With Donald Trump having won huge victories in four out of the five state primaries on Tuesday—as well as in the Northern Marianas Islands—cucks and leftists nationwide are resigning themselves to him being the Republican nominee. The scale of Trump’s triumph is such that he knocked Marco Rubio, last great hope of the GOP establishment, out of the race entirely, and also scored wins against Ted Cruz in Illinois, North Carolina and Missouri. The only state he lost is Ohio, home of John Kasich, who has limped along as a nonthreatening, bland, safe choice for GOP voters skittish about the comparatively politically inexperienced Trump, Cruz and Rubio.
But how big of an impact did Friday night’s anti-Trump riot in Chicago have on the final vote?
As everyone knows by this point, Trump was forced to cancel a rally at the UIC Pavilion in Chicago last Friday after Bernie Sanders supporters, organized by MoveOn.org and #BlackLivesMatter, infiltrated the venue and tried to incite a riot. The media attempted to blame Trump for the anarchy, claiming that he was “inciting violence” through his speeches and actions; however, video recorded by myself and other witnesses at the Chicago event show that all the violence at the rally was incited by left-wing agitators.
By cancelling his Chicago rally, Trump made a strategic retreat in search of a larger prize: votes. By showing the anarchy and violence sown by his haters—and the spineless responses of his competitors for the GOP nomination—Trump was able to secure wins in Illinois and other states that voted on Tuesday. The momentum from those wins will carry him all the way to the nomination, and all it took was one riot.
The Optics Of The Chicago Riot
Prior to Friday night’s riot, Trump was in a tight fight for Tuesday’s races, with Florida being the only state where he had a guaranteed win. In Illinois, polling showed Trump with only narrow leads over Cruz and Kasich, and he had actually fallen behind the latter in Ohio. Additionally, Illinois’ deliberately Byzantine primary structure—requiring that voters vote not just for candidates, but for their delegates in each Congressional district as well—left Trump little room for error.
Both Kasich and Cruz made serious bids for Illinois; last week, I attended both a Kasich town hall and a Heidi Cruz meet and greet in Chicago’s suburbs, which I documented here. Kasich had built up a base of support among Chicago’s moderate voters, while Cruz targeted more conservative, Christian voters downstate.
The anti-Trump riot changed all that. In the span of two hours, Trump positioned himself as the enemy of #BlackLivesMatter and every left-wing agitator group in Chicago, widely despised by average Illinois voters. Additionally, Ted Cruz and the other GOP candidates sided with the rioters against Trump, which precipitated a massive revolt among their supporters. In particular, the sight of a “Constitutionalist” like Cruz backing a mob that had deprived Trump of his First Amendment rights disgusted his remaining fans.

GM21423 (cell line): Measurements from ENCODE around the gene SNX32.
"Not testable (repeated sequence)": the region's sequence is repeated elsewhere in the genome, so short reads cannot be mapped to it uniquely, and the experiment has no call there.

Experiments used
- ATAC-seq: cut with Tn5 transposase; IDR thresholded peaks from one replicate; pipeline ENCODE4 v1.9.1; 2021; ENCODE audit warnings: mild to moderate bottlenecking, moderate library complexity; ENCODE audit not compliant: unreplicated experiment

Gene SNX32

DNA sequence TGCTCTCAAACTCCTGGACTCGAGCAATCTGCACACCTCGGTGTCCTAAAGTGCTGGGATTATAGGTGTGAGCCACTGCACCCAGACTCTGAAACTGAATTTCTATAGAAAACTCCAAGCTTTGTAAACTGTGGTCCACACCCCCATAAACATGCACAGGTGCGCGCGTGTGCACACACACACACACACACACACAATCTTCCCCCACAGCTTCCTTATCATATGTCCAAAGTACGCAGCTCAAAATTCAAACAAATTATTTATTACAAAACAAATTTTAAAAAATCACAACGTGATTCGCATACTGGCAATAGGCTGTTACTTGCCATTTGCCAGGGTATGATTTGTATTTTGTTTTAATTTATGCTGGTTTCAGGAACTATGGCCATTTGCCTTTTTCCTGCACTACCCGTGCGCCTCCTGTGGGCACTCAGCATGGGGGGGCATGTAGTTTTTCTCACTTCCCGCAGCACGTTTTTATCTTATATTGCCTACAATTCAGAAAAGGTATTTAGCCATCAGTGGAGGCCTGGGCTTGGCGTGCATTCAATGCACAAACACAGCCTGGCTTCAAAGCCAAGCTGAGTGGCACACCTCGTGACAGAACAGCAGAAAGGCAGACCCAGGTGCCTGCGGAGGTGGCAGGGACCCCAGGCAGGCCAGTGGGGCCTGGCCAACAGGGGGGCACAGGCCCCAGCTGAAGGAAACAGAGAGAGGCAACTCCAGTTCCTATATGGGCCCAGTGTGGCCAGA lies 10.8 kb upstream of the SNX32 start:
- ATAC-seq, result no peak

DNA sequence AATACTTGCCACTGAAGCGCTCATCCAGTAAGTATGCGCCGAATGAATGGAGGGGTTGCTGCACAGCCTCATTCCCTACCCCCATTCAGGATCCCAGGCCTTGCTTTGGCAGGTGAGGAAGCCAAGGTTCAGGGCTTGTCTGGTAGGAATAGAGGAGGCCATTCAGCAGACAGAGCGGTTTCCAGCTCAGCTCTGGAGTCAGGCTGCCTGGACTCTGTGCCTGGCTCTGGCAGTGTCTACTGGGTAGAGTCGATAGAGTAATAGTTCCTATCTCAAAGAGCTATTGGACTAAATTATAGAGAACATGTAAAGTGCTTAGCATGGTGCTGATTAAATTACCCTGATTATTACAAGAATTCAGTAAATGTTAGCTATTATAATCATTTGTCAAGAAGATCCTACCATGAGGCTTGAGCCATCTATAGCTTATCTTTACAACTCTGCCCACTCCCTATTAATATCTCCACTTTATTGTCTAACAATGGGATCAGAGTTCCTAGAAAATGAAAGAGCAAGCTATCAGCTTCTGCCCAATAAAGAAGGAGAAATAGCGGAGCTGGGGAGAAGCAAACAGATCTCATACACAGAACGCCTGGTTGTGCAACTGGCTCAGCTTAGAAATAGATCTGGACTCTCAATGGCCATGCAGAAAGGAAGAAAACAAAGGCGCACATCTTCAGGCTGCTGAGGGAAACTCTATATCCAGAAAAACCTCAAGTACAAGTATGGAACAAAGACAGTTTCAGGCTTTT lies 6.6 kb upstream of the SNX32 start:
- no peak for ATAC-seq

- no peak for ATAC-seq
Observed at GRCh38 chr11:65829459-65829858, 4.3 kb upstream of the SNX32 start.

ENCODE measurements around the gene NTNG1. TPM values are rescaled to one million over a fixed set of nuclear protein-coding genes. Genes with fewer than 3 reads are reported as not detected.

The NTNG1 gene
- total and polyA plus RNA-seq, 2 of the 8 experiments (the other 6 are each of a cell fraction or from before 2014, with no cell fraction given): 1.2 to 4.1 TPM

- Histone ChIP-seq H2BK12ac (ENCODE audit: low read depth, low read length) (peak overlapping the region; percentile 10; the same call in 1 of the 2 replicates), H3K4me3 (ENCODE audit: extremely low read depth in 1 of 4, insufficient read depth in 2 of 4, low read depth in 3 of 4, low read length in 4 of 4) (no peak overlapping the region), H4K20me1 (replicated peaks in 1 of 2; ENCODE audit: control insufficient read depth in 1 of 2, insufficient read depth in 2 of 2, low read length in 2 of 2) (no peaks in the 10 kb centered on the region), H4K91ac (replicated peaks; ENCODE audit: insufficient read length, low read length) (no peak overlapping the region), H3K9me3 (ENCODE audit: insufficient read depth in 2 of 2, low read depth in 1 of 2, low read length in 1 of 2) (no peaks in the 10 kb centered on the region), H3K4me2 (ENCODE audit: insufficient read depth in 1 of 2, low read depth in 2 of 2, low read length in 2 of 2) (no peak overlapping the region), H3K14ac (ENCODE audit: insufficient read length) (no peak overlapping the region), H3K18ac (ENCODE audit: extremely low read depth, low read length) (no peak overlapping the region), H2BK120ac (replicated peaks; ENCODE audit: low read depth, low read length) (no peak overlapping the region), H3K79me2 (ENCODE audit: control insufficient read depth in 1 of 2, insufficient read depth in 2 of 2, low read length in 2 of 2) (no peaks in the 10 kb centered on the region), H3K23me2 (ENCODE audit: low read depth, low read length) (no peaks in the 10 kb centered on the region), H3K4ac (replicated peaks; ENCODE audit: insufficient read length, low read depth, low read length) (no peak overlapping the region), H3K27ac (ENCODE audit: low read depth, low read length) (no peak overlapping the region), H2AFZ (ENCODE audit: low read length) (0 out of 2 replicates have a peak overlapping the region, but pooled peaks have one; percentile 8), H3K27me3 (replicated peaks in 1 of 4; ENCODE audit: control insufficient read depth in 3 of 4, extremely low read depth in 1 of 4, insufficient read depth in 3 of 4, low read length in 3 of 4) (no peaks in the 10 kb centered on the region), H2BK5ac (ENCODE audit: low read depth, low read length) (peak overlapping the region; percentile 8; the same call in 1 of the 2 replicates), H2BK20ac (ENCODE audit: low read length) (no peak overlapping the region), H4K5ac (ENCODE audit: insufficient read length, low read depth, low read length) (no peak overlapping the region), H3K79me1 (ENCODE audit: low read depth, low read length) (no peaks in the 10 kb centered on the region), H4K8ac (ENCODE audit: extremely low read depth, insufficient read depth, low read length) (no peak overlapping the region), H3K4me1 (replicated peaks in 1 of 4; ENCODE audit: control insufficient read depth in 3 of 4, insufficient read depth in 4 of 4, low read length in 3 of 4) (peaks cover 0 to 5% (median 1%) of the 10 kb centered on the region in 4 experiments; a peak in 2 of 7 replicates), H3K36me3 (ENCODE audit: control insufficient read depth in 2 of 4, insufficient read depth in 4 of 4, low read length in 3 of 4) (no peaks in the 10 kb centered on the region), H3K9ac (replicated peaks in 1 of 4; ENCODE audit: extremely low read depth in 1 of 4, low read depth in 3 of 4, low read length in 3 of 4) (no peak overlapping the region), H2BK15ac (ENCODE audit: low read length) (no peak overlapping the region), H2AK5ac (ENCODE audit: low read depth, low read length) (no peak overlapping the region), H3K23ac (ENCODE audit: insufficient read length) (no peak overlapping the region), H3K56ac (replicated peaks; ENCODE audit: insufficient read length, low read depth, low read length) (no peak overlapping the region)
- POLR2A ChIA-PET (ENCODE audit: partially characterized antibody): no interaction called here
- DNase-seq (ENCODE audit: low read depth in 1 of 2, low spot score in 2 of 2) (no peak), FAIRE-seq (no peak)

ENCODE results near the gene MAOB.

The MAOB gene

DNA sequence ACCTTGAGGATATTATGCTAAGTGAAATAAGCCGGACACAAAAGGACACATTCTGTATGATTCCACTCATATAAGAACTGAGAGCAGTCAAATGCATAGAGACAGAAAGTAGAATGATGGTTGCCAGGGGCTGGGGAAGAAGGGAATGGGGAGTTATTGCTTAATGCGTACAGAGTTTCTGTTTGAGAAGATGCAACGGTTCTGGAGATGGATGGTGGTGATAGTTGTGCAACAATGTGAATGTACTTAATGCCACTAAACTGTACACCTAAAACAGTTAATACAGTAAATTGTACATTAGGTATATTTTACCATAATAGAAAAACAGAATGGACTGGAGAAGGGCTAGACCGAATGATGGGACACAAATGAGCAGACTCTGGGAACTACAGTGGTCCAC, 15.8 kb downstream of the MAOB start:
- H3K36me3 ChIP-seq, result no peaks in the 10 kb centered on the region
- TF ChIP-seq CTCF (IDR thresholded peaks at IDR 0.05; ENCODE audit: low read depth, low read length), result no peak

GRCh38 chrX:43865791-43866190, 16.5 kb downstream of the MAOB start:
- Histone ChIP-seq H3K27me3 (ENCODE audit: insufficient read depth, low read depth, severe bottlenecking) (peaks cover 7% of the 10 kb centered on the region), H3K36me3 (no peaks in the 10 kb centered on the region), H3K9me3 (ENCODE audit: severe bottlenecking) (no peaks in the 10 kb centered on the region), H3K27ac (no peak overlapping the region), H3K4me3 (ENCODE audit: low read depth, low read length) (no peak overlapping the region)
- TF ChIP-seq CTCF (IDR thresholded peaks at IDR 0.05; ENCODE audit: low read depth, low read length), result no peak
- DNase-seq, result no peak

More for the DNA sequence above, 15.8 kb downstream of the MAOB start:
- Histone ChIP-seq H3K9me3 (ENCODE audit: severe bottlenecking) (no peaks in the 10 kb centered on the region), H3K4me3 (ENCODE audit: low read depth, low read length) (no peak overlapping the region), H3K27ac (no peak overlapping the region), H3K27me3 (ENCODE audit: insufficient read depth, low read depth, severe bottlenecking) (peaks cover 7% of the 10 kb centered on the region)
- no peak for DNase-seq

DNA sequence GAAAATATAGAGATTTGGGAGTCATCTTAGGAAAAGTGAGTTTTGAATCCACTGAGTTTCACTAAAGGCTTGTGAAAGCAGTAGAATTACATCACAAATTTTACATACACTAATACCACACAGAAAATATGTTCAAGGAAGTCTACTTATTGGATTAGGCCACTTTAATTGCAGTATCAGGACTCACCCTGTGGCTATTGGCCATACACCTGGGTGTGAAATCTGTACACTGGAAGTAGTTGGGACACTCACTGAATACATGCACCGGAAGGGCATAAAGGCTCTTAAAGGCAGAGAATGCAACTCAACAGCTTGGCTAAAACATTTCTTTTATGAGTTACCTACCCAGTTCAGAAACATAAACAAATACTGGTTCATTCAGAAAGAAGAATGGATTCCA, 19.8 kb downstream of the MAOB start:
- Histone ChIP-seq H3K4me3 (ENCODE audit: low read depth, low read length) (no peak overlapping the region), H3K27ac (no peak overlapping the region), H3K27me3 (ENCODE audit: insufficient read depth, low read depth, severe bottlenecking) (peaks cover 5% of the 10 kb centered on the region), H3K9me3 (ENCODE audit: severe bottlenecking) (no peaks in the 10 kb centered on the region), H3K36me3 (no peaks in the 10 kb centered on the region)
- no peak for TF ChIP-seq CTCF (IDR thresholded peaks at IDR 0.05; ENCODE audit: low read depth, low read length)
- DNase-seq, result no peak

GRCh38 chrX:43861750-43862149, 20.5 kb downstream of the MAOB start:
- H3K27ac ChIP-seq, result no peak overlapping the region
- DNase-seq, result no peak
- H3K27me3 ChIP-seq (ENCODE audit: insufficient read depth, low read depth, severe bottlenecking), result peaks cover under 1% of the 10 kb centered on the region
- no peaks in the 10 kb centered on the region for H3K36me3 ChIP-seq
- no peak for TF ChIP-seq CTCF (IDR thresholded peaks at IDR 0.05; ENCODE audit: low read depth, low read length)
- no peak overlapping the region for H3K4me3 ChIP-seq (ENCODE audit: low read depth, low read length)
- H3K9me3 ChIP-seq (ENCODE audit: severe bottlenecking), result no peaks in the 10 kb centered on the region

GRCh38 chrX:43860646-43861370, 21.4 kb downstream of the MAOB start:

The numbers don’t lie: on Tuesday, Trump outperformed polls to win Illinois by a nine-point margin, helped by his landslide victories in Chicago and its suburbs. In Cook County, home of the city itself, he won with a 16-point margin over John Kasich. Trump also won Florida in a landslide, with a 19-point margin of victory over Rubio (remarkable considering that Florida is Rubio’s home state), and also edged out Cruz in North Carolina and Missouri. Even in Ohio, where he lost, he held Kasich to a narrow 11-point victory.
All Berned Out
On the Democratic side, the quasi-communist revolution instigated by Bernie Sanders is all but out of gas. Hillary Clinton crushed Sanders on Tuesday night, winning every single race up for grabs. While Sanders was able to keep her margins narrow in Illinois and Missouri, his persistent inability to appeal to minority voters has left him gasping for air in a party that is now primarily nonwhite. Perhaps his supporters should spend less time inciting violence at Trump rallies and more time getting the vote out.
It’s clear by this point that Hillary is going to get the Democratic nomination, with both the primary voters and the party machinery operating in her favor. She’ll be at a massive disadvantage in the general election due to Trump’s popularity, his persuasiveness and her massive amounts of baggage, but she’s not going to go down without a fight.